A review on green logistics

“Sustainable development implies meeting the needs of the present, without compromising the ability of future generations to meet theirs” (UN, 1987). Since the Industrial revolution, the world has seen a dramatic growth wherein technology has played a major role in the global economy. With the implementation of improved technology, industries turned capable to deliver products to their customers in large scale and in relatively reduced time. Also, this allowed industries to continually come up with new and improved production techniques and thus new products to appear in the market with lowered product lifecycle. Consequently, the time of acceptance of newer products by the customers has dramatically dropped with the advancement of technology over time as illustrated below in the figure. (Henriques, 2001)

 1

       Figure 1 : Rate of technology change and the shrinking time of acceptance. Adapted from (Henriques, 2001)

With such a trend in practice, the scale of production is extremely huge at the present day to meet the demand of the customers. Owing to such an increased demand, the use of raw materials has also increased proportionately. However, such a trend cannot continue forever because most of the raw materials being used to manufacture these goods and to supply them to the customers are exhaustible and cannot be replaced. “According to the Global Footprint Network, we currently are using 1.3 times the amount of resources available in the planet”(Taborga, 2010).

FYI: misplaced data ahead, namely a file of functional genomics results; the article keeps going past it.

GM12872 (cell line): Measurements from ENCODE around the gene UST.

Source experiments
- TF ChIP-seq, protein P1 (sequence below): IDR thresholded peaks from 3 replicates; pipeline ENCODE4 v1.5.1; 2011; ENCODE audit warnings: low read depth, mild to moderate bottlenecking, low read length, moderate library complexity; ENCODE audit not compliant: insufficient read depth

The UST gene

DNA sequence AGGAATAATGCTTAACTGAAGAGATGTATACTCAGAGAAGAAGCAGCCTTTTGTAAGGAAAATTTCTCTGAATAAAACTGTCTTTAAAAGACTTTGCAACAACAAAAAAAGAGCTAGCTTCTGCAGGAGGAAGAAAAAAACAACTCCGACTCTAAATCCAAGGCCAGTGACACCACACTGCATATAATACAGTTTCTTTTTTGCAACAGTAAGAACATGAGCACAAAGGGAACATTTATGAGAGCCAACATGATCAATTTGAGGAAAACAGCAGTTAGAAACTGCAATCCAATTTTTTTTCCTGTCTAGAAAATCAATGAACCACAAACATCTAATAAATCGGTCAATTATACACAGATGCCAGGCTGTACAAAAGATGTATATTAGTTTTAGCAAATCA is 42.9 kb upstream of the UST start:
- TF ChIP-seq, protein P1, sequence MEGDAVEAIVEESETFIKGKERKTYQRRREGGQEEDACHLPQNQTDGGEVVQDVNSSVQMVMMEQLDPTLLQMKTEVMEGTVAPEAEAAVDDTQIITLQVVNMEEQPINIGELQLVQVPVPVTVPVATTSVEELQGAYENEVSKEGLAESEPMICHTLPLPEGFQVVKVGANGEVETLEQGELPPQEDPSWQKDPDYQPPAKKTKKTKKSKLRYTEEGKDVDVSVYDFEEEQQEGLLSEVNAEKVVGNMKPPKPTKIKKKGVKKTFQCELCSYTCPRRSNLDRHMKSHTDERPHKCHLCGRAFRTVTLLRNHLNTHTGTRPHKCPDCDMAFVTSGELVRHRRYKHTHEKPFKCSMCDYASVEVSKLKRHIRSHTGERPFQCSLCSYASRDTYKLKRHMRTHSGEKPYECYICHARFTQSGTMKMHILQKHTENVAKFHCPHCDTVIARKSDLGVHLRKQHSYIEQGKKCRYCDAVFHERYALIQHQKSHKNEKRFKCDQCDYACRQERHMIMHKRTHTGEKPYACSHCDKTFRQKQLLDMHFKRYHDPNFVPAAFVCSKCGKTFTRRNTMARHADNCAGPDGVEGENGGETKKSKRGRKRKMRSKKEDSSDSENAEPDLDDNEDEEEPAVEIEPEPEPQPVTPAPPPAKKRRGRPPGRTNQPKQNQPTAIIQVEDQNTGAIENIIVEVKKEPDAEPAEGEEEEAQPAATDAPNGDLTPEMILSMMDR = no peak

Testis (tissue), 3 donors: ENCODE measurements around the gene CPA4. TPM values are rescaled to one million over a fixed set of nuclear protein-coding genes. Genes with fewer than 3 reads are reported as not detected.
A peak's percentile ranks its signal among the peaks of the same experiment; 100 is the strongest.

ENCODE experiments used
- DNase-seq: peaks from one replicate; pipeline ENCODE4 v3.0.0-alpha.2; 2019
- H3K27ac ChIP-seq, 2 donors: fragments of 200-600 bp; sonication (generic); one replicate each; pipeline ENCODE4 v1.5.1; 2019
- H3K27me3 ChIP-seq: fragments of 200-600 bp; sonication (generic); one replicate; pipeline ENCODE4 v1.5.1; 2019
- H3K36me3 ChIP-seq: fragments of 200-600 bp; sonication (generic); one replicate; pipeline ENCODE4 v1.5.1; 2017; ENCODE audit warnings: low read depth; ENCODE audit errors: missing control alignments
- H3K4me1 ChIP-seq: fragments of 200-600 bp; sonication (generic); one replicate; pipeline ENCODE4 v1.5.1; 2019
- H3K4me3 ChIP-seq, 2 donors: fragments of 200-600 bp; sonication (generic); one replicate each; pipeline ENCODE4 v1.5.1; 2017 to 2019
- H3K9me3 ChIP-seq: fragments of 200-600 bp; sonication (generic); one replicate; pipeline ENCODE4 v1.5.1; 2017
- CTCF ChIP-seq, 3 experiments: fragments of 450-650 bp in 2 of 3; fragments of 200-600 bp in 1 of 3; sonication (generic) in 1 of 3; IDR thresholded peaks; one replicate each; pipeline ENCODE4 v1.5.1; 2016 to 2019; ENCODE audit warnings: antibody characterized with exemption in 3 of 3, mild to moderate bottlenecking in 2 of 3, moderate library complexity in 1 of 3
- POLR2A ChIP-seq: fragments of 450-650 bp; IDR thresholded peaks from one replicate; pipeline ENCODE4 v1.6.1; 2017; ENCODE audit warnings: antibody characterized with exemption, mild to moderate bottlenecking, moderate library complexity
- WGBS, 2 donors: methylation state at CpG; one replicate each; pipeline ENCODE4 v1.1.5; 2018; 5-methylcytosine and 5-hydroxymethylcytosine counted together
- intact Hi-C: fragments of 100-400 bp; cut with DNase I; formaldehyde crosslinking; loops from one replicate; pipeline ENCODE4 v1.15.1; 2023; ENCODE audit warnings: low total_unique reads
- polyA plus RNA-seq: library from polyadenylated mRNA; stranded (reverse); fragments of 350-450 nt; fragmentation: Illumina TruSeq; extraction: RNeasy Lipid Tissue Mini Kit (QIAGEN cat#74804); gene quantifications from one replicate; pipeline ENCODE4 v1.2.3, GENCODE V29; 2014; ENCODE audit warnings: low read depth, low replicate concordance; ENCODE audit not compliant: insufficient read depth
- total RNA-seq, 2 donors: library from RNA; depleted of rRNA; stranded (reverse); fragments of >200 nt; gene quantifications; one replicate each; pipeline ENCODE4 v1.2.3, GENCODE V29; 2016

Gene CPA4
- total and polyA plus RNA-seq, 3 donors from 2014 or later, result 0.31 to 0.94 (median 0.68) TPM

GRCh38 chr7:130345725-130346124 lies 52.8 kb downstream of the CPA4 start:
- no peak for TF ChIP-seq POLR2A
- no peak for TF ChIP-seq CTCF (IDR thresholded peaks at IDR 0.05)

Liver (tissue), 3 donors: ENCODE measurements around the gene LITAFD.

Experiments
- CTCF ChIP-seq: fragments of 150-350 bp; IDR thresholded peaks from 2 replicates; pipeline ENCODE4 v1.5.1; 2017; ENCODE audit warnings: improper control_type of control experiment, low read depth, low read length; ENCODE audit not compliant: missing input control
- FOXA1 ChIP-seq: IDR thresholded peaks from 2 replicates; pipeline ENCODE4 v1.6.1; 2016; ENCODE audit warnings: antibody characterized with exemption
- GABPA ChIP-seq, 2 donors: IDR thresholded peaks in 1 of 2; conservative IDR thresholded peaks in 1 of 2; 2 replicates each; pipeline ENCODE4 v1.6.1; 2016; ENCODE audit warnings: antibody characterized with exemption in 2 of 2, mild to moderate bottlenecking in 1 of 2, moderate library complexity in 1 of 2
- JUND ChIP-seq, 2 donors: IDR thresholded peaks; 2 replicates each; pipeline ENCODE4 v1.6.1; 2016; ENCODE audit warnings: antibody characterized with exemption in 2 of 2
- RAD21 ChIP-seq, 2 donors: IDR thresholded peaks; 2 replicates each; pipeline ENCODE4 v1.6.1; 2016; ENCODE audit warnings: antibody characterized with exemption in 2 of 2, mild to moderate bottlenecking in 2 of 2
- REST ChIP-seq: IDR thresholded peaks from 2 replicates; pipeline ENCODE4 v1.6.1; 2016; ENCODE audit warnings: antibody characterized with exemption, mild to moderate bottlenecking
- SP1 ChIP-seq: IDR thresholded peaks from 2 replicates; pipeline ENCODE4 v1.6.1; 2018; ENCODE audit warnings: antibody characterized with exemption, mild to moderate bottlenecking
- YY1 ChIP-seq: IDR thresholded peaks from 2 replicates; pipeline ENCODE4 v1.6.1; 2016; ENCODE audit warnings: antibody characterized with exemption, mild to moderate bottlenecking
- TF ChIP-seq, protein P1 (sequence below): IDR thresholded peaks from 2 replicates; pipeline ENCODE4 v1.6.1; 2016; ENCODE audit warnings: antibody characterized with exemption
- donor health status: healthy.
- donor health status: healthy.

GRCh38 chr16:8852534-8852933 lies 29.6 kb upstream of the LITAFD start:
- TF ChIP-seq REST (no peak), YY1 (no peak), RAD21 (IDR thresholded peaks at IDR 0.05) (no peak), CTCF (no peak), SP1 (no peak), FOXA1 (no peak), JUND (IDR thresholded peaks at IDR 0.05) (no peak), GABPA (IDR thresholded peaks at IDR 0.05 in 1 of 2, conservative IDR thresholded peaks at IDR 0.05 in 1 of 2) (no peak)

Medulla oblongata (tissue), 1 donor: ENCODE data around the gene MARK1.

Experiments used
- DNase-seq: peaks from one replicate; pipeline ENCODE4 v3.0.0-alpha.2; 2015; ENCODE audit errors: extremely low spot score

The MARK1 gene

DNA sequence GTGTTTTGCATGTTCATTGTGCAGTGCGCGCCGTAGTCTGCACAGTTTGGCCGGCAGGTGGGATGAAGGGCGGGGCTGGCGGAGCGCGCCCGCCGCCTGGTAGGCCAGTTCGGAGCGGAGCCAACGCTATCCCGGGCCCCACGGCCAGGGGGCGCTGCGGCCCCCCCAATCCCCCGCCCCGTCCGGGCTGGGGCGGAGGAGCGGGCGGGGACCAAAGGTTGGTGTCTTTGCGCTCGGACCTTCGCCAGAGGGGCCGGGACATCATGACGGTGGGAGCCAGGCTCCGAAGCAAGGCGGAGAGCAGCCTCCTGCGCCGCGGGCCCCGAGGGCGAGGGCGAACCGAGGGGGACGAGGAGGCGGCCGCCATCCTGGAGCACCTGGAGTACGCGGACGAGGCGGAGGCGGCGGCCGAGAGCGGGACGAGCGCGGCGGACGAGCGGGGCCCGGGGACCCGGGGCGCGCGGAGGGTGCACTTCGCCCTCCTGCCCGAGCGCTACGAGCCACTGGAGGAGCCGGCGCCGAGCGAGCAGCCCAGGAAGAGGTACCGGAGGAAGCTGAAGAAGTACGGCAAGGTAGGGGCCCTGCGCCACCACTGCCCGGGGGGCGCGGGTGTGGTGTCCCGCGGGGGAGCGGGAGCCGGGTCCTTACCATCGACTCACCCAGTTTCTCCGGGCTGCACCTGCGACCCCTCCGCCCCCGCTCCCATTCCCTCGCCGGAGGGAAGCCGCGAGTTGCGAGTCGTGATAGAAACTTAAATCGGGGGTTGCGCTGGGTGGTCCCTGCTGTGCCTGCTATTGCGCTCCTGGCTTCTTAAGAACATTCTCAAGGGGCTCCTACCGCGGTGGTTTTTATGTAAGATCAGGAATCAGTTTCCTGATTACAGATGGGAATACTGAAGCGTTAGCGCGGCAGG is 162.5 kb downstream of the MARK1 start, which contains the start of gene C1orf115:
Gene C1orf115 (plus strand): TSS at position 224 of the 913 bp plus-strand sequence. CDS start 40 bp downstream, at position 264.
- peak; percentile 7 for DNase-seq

It is a well known fact that manufacturing industries play a major role in global warming. Due to the release of CO2 and other SOX/NOx at an overwhelming rate, the temperature of the earth’s atmosphere is on a rise. As a result, changing weather patterns, rising sea levels, changes in wildlife, etc. have been observed around the globe. If corrective action is ignored, an unfavourable condition for survival of ecosystem seems inevitable. In addition to above mentioned environmental issues, several other social and economic issues are also prevalent which constitute the triple bottom line that industries strive to keep a balance.

Hence, it is important not only for the industries but also for individuals to act responsibly to reduce such adverse impacts. It is required to spread awareness and together as one, work our way towards a sustainable and green world. One could add value in our pursuit towards sustainability of by finding ways to reduce their carbon footprint. “Carbon footprint is a measure of the exclusive total amount of CO2 emissions that is directly and indirectly caused by an activity or is accumulated over the life stages of a product.” (Wiedman & Minx, 2008). Given below illustrates an approximate breakdown of carbon footprint of UK households and it shows that the carbon footprint of an average household in the year 2011 was an overwhelming 20.7 tonnes of CO2.